Never heard of Cerebral Palsy? CP is a movement disorder caused by the permanent brain injuries that affect an infant during the time of birth or pregnancy causes the loss of abilities to lead a normal life. Their gross motor skills are affected, and kids often use crutches, or wheelchairs to move around. Kids with spastic CP, the most common type of CP, can’t relax their muscles or their muscles are really stiff. Even in some cases, kids have trouble speaking or can’t speak at all.
CP can’t be cured, but steps can be taken to help the child to start leading a normal life. Polfit Wellness is one of the many therapies that help them develop skills such as walking, sitting, bending, and crawling. Polfit Wellness offers Polish Fitness Training which include one-to-one, “hands-on” neuro-muscular retraining. They offer families of children with special needs a kind of help and hope that may change their lives for the better.
Two of my friends have CP. Since birth, 14-year-old Angela Oyama and 15-year-old Benjamin Sun have been on their wheelchairs. They struggle on a daily basis with cerebral palsy. Benjamin has unpredictable seizures as a result of the injury and trauma to certain areas of his brain. His mother, Rebecca, devotes her entire day attending to him but at times broke down after noticing her son’s helplessness. But now through her faith in Jesus whom is her central source of strength, she finds the confidence to build a rewarding life together with her son.
Angela is a courageous and beautiful girl. She attends regular school despite all the obstacles she faces every day. She’s a serious die-hard fan of Justin Bieber, and her biggest dream is to meet JB. In fact, for one of the fund-raising programs, she and her friend Celine Chen sang two of Justin’s songs – “Baby” and “Never Say Never!” At the end she even raised herself a little in her wheelchair and shouted, “Never say never, everyone!” I think Justin Bieber would have LOVED their performance, and I sincerely hope that their paths will cross someday.
Although their journey is full of challenges, hardship, and difficulties, they show great endurance and perseverance despite their physical disabilities. Both of them maintain a regular schedule of physical and occupational therapy. You see, it is not only a vigorous workout to accomplish normal everyday tasks, but CP creates financial challenges. It’s a financial burden for the parents to care for a child with CP. That’s why CPCareNet gathered to financially aid those affected by CP.
At the event, everyone in attendance had a goal: not only to raise funds but to educate people outside of CPCareNet about CP and to understand the disorder themselves. If you would like to donate, please contact me at this email :firstname.lastname@example.org.
Published @ Walnut Patch http://walnut.patch.com/blog_posts/living-with-cerebral-palsy
We went door-to-door around our neighborhood asking for donations of canned goods. ETTV America interviewed us !
Watch the videos :- (In Chinese)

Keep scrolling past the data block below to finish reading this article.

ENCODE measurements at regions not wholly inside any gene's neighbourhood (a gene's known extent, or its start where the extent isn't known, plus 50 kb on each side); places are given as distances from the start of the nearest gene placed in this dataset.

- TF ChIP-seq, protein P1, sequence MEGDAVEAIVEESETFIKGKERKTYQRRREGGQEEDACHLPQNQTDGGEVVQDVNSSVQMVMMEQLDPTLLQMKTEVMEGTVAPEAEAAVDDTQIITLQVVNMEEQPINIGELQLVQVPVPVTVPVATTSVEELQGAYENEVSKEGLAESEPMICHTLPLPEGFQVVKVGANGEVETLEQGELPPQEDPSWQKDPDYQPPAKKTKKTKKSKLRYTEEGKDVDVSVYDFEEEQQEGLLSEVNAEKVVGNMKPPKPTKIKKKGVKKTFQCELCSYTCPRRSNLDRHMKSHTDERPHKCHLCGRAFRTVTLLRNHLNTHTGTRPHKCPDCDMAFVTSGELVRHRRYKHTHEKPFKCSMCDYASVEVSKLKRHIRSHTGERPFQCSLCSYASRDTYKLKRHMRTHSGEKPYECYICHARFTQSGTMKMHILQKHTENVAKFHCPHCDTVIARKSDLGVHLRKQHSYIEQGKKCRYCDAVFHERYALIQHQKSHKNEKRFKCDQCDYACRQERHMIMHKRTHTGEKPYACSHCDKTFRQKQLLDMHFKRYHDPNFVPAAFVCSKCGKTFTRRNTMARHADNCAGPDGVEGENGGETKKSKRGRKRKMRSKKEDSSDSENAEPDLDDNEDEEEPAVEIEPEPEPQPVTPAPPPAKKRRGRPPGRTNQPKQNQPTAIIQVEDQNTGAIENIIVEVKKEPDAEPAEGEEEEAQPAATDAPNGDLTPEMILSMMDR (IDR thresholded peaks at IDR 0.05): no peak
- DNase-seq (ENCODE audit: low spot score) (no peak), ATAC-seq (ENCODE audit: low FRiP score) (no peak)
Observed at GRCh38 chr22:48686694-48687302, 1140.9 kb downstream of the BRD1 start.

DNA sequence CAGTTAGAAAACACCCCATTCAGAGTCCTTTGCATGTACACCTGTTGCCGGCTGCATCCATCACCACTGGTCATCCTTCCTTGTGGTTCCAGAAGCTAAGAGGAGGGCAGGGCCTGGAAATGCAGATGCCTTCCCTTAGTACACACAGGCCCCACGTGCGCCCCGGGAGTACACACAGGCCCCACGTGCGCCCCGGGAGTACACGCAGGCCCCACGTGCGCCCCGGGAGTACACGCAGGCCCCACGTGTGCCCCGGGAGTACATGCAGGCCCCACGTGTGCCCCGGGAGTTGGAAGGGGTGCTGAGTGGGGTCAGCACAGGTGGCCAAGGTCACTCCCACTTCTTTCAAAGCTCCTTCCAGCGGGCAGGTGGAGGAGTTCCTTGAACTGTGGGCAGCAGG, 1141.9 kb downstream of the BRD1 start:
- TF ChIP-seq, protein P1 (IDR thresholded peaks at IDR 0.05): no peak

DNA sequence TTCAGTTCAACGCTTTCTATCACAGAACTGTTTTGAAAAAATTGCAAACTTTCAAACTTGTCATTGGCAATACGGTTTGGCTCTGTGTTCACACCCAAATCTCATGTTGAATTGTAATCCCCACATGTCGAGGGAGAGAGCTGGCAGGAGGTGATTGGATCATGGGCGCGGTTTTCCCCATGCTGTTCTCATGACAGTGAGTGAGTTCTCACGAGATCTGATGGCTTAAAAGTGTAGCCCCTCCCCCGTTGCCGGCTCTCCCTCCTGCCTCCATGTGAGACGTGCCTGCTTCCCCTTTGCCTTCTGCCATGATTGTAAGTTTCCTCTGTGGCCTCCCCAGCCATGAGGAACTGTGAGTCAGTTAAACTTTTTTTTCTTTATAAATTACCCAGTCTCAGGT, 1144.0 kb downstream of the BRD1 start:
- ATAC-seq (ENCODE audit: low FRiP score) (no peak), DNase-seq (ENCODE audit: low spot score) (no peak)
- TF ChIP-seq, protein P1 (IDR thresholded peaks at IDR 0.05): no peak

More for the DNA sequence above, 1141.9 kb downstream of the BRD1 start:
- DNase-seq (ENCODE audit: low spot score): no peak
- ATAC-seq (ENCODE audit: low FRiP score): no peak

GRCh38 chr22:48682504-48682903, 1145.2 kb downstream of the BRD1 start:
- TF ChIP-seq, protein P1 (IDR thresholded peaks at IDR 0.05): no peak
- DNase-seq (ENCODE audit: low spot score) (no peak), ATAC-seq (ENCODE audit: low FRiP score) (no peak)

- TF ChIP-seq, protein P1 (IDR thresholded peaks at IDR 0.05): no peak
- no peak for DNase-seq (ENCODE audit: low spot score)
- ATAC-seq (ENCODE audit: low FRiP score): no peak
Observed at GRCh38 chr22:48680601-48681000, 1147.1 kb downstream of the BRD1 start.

We are supporting Operation DREAM :-
The 12-year-old and a group of her Facebook friends went around her Walnut neighborhood last Saturday asking for donations for Haiti orphans. The group collected 89 cans of food in two hours, she said.
The group plans to do the same this weekend and weekly until December, she said.
The food donated will go to Operation DREAM, an organization with a mission to feed poor, orphan children in the Dominican Republic and Haiti. The charity’s goal is to raise 10,000 pounds of food by Dec. 31, Cassandra said.
The seventh grader said she got involved in collecting food for Operation DREAM last year, going door-to-door to ask for canned goods, dried beans and rice. She said she was moved by the family of four who started the organization after a trip to the Dominican Republic in 2009.
“When some houses didn’t open the door, I learned patience, perseverance, and endurance; when some people were not that friendly, I learned how to forgive,” Cassandra said of her experience last year. “Yet most of the people I met were gentle, generous, enthusiastic, and ready to give to the hungry and needy children. I also learned to be grateful for what I have, for orphanages in Haiti and the Dominican Republic have to worry whether they will get a next meal.”
This year, Cassandra plans to do the same, but on a larger scale, she said. She and her friends plan to go around neighborhoods in Walnut, Diamond Bar, San Dimas, West Covina, and Rowland Heights to ask for donations for canned food every Saturday.
“I have a vision to create a community where good character is encouraged and rewarded, and Operation DREAM is the perfect opportunity for me and my friends to develop character through helping people a world away,” she said. “I would also like to encourage our community to get involved in the life of others by giving a helping hand to those in need.”
Students looking to seeking ways to complete school-required community service hours can do so by collecting their own boxes with needed items such as canned meat, chicken, and fish, as well as peanut butter, oatmeal, pasta, rice, and beans, she said. The aim is to prepare 24-by-17-by-15 boxes.
The boxes are shipped to the Dominican Republic and Haiti with the rest of the Operation DREAM hunger relief shipment.
Anyone in the community wishing to donate food items can contact Cassandra by email at email@example.com.
First Published @ Walnut Patch